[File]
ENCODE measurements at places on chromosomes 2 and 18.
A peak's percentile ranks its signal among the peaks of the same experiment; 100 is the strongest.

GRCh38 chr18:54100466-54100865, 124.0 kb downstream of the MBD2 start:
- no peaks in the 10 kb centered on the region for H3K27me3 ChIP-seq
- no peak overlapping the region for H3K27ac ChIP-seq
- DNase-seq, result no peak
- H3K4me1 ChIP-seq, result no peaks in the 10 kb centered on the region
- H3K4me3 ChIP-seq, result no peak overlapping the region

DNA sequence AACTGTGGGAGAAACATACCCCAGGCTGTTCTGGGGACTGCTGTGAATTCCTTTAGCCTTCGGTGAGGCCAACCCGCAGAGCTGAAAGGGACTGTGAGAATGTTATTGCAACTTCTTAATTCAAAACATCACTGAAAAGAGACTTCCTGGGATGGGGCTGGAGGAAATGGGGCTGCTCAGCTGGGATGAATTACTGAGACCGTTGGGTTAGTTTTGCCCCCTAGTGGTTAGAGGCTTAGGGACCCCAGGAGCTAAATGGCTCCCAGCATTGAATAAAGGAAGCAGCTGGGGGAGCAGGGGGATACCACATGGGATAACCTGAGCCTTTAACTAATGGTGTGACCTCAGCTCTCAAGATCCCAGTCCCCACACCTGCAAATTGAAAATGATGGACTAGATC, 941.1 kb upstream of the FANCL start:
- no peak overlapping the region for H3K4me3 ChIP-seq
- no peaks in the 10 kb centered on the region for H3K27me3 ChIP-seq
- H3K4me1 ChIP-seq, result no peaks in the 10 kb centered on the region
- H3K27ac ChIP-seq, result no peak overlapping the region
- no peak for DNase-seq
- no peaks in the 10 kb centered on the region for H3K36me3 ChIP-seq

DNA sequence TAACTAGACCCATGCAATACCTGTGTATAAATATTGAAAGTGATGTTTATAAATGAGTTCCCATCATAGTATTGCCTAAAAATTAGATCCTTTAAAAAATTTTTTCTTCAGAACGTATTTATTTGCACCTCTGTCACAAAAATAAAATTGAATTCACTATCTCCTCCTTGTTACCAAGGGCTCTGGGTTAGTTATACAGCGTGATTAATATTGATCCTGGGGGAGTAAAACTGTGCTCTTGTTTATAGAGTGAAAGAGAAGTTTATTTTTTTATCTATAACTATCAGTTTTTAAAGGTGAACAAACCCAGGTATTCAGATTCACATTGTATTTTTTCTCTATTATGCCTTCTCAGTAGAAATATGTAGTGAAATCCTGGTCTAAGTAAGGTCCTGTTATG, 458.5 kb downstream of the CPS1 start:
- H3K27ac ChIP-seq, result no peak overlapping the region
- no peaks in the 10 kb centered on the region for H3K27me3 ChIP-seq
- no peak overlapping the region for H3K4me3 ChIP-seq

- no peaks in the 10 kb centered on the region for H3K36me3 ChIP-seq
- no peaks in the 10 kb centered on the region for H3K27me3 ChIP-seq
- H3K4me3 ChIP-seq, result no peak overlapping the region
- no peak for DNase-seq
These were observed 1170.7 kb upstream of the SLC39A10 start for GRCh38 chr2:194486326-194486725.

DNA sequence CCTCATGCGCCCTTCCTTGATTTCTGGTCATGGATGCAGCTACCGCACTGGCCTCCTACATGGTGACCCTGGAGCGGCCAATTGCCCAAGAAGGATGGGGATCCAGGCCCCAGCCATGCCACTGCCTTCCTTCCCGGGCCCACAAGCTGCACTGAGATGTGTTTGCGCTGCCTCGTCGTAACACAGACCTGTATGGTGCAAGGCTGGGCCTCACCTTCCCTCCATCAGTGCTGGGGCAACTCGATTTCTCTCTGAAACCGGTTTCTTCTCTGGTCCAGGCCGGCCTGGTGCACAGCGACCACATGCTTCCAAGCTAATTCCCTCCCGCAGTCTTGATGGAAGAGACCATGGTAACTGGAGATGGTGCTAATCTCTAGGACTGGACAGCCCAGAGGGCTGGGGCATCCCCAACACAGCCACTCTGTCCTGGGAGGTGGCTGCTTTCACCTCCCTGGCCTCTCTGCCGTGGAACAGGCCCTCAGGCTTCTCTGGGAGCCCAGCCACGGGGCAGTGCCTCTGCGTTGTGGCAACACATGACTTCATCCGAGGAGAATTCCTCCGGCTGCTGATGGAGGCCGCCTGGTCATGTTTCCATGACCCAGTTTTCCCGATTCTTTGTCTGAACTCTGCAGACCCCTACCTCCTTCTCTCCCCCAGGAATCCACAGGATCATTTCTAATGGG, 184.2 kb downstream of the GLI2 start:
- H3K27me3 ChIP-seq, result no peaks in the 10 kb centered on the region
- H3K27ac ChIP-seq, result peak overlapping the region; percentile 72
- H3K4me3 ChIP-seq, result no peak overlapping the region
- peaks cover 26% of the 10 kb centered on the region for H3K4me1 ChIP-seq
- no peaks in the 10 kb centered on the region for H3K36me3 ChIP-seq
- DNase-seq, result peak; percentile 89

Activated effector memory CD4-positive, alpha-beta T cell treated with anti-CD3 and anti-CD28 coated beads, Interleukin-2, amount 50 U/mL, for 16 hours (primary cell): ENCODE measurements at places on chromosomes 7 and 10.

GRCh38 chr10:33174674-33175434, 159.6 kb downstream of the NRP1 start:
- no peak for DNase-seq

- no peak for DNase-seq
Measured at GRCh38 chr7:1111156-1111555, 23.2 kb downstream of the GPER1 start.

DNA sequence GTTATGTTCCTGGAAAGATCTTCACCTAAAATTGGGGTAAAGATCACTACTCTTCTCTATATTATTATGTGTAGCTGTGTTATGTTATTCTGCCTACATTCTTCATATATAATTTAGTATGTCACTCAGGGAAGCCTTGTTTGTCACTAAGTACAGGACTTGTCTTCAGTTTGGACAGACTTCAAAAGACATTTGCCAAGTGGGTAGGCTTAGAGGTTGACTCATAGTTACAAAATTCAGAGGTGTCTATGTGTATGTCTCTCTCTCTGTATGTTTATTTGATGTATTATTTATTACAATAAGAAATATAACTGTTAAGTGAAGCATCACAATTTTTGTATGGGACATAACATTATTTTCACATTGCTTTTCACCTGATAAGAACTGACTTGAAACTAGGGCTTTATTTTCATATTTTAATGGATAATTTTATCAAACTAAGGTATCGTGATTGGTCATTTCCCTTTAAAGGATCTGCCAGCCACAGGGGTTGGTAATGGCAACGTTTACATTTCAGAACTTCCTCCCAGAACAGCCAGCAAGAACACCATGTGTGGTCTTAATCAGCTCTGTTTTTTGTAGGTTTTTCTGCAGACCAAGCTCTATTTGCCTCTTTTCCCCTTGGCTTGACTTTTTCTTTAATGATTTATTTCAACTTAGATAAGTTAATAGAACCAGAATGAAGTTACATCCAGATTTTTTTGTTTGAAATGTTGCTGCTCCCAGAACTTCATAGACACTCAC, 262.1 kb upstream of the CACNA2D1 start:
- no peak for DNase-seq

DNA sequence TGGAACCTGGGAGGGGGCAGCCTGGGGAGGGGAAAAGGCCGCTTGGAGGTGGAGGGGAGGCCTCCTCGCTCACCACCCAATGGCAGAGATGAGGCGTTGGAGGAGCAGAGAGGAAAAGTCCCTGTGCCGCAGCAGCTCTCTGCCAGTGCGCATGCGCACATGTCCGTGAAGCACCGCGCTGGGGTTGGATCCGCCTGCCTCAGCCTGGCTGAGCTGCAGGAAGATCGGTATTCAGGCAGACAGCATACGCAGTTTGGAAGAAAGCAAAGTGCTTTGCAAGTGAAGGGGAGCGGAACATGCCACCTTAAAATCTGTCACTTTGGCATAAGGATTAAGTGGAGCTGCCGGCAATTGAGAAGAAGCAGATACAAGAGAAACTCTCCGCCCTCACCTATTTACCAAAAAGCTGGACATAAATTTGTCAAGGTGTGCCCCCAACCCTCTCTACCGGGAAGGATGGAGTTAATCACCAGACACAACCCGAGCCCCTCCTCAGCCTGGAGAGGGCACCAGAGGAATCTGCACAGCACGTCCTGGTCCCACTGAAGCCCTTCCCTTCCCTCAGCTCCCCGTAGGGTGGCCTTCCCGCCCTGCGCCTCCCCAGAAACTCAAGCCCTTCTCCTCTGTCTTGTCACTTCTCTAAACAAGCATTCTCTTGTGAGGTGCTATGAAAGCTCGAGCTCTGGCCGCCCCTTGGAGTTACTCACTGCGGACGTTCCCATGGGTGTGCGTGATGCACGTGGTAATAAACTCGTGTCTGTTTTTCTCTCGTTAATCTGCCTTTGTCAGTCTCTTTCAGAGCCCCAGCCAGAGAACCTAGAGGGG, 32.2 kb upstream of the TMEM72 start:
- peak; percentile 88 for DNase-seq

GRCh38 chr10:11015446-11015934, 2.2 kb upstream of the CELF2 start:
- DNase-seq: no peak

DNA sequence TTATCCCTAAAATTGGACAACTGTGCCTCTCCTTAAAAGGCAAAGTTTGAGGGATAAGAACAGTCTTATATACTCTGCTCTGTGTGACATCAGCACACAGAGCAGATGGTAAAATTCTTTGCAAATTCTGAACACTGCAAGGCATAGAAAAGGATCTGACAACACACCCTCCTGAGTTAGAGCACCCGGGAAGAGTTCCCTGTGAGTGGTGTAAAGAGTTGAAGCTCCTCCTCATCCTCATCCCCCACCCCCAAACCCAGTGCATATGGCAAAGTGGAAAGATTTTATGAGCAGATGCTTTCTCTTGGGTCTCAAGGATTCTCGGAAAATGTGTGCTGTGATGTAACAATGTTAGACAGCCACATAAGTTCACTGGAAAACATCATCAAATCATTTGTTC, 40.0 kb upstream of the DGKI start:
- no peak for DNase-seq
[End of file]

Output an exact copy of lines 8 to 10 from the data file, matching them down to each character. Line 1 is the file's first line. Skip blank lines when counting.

- H3K4me3 ChIP-seq, result no peak overlapping the region

DNA sequence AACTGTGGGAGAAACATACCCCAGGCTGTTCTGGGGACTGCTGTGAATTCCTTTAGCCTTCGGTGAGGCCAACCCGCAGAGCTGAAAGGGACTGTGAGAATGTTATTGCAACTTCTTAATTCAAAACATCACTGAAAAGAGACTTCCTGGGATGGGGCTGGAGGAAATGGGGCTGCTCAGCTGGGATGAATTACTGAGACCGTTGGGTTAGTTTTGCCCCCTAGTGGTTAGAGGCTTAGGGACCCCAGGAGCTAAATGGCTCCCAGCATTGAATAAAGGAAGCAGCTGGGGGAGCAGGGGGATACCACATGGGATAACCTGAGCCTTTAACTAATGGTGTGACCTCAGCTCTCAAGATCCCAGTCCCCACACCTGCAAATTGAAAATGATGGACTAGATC, 941.1 kb upstream of the FANCL start:
- no peak overlapping the region for H3K4me3 ChIP-seq